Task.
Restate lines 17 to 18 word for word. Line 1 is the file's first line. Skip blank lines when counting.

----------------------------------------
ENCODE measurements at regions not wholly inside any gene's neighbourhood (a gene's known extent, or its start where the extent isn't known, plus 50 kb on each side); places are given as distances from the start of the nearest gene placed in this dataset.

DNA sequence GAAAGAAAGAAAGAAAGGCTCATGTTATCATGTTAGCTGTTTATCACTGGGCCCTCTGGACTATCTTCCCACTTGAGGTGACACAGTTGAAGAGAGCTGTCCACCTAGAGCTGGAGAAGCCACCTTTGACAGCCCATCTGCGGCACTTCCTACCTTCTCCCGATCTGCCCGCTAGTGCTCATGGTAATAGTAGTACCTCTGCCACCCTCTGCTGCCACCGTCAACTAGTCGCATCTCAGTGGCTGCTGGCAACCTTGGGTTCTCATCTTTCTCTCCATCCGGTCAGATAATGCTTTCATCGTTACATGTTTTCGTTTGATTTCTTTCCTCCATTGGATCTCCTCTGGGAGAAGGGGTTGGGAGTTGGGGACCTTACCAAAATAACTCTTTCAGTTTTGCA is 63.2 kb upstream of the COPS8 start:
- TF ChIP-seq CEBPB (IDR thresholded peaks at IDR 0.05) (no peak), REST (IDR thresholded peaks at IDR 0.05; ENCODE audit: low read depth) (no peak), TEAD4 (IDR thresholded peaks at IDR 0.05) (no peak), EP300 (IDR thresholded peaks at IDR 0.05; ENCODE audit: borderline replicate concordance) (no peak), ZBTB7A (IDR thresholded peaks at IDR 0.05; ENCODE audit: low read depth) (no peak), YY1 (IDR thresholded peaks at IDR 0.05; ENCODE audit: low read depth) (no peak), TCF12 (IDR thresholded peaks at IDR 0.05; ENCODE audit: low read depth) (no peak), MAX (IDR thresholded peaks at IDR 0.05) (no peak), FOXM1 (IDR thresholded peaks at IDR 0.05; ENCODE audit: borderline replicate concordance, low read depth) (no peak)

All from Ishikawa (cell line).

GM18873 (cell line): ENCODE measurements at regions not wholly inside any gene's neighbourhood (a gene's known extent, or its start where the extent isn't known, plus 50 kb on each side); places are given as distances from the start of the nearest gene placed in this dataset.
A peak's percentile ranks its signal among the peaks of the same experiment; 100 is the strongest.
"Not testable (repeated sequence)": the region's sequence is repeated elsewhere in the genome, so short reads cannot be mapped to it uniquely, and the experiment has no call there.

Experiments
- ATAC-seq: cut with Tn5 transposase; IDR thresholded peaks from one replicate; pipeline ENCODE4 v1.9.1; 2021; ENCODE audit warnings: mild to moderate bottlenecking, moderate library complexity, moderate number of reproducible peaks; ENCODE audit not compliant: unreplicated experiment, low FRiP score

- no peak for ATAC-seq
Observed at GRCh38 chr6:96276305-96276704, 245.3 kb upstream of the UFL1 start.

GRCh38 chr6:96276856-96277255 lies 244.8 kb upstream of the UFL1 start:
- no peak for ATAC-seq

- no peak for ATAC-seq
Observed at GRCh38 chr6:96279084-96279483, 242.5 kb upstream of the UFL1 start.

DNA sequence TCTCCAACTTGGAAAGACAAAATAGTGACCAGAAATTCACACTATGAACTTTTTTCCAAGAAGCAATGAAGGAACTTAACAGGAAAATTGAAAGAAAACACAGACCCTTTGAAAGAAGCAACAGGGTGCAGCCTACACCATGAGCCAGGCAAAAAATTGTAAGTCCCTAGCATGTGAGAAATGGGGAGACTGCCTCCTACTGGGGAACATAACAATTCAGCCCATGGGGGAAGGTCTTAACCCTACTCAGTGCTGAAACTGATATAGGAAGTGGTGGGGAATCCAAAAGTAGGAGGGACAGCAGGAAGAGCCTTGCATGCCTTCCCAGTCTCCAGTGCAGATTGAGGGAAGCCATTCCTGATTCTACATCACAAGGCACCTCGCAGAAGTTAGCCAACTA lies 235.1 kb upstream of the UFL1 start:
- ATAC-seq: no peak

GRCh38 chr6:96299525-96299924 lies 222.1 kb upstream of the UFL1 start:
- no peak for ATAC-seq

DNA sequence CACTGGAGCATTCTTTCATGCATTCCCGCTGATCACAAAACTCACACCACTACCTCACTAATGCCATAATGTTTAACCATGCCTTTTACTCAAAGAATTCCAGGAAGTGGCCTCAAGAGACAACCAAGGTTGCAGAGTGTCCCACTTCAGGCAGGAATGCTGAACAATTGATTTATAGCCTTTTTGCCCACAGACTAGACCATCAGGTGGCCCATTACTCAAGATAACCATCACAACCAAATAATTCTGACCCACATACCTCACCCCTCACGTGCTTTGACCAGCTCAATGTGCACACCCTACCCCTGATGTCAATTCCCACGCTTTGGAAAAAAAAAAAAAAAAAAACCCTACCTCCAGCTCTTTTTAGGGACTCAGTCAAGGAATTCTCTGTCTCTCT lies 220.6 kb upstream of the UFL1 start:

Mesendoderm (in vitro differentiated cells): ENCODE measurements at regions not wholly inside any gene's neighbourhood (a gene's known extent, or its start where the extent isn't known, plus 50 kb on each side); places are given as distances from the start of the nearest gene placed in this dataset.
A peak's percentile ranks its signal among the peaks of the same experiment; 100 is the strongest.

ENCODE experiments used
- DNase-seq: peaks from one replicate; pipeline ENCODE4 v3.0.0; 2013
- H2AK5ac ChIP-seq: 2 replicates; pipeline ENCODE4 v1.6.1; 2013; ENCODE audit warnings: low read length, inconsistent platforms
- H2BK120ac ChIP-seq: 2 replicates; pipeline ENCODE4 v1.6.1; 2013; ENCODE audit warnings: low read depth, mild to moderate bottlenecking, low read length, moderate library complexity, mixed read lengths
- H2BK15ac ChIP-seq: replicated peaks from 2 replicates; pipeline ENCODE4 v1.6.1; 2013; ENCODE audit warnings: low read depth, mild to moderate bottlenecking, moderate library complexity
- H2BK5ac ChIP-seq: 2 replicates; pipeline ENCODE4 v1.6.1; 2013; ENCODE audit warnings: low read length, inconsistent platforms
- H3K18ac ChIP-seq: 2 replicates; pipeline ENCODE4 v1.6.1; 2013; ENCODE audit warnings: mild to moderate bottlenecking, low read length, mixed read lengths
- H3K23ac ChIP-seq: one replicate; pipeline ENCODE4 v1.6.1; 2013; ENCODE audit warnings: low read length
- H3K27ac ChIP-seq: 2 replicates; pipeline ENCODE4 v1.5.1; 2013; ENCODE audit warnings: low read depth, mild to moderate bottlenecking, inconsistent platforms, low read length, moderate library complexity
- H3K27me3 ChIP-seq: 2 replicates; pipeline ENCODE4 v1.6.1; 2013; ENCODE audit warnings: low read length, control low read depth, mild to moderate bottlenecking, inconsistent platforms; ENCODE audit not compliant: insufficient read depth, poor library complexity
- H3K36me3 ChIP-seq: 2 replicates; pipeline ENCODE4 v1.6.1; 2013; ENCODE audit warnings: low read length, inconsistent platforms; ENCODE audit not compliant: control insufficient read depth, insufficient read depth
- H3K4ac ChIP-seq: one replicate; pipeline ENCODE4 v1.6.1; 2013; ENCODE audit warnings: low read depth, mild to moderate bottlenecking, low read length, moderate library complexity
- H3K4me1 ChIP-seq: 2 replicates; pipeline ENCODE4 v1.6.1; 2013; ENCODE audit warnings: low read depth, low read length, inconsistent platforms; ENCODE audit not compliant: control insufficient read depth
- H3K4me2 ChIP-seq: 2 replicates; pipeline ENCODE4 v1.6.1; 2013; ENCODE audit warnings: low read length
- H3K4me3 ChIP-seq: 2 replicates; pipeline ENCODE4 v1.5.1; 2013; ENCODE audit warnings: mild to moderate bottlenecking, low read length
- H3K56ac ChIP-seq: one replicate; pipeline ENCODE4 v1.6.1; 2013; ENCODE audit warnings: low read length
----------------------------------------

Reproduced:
- ATAC-seq: no peak

GRCh38 chr6:96299525-96299924 lies 222.1 kb upstream of the UFL1 start: